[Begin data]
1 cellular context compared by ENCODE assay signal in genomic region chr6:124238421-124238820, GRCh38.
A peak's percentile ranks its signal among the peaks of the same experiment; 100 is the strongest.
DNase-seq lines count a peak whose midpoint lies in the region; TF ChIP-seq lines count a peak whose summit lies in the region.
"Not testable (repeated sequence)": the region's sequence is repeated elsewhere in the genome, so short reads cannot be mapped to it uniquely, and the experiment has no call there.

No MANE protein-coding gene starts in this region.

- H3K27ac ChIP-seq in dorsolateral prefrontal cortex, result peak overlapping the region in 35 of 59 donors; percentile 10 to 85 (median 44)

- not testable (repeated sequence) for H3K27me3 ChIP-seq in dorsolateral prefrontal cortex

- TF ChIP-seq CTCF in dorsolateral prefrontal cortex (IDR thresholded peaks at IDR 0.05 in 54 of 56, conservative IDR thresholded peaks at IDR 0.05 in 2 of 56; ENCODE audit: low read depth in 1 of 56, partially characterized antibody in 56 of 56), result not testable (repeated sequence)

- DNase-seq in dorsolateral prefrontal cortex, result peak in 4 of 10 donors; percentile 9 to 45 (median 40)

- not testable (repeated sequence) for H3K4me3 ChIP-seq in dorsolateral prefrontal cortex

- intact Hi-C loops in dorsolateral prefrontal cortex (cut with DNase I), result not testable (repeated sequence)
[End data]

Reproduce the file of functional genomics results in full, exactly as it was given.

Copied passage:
1 cellular context compared by ENCODE assay signal in genomic region chr6:124238421-124238820, GRCh38.
A peak's percentile ranks its signal among the peaks of the same experiment; 100 is the strongest.
DNase-seq lines count a peak whose midpoint lies in the region; TF ChIP-seq lines count a peak whose summit lies in the region.
"Not testable (repeated sequence)": the region's sequence is repeated elsewhere in the genome, so short reads cannot be mapped to it uniquely, and the experiment has no call there.

No MANE protein-coding gene starts in this region.

- H3K27ac ChIP-seq in dorsolateral prefrontal cortex, result peak overlapping the region in 35 of 59 donors; percentile 10 to 85 (median 44)

- not testable (repeated sequence) for H3K27me3 ChIP-seq in dorsolateral prefrontal cortex

- TF ChIP-seq CTCF in dorsolateral prefrontal cortex (IDR thresholded peaks at IDR 0.05 in 54 of 56, conservative IDR thresholded peaks at IDR 0.05 in 2 of 56; ENCODE audit: low read depth in 1 of 56, partially characterized antibody in 56 of 56), result not testable (repeated sequence)

- DNase-seq in dorsolateral prefrontal cortex, result peak in 4 of 10 donors; percentile 9 to 45 (median 40)

- not testable (repeated sequence) for H3K4me3 ChIP-seq in dorsolateral prefrontal cortex

- intact Hi-C loops in dorsolateral prefrontal cortex (cut with DNase I), result not testable (repeated sequence)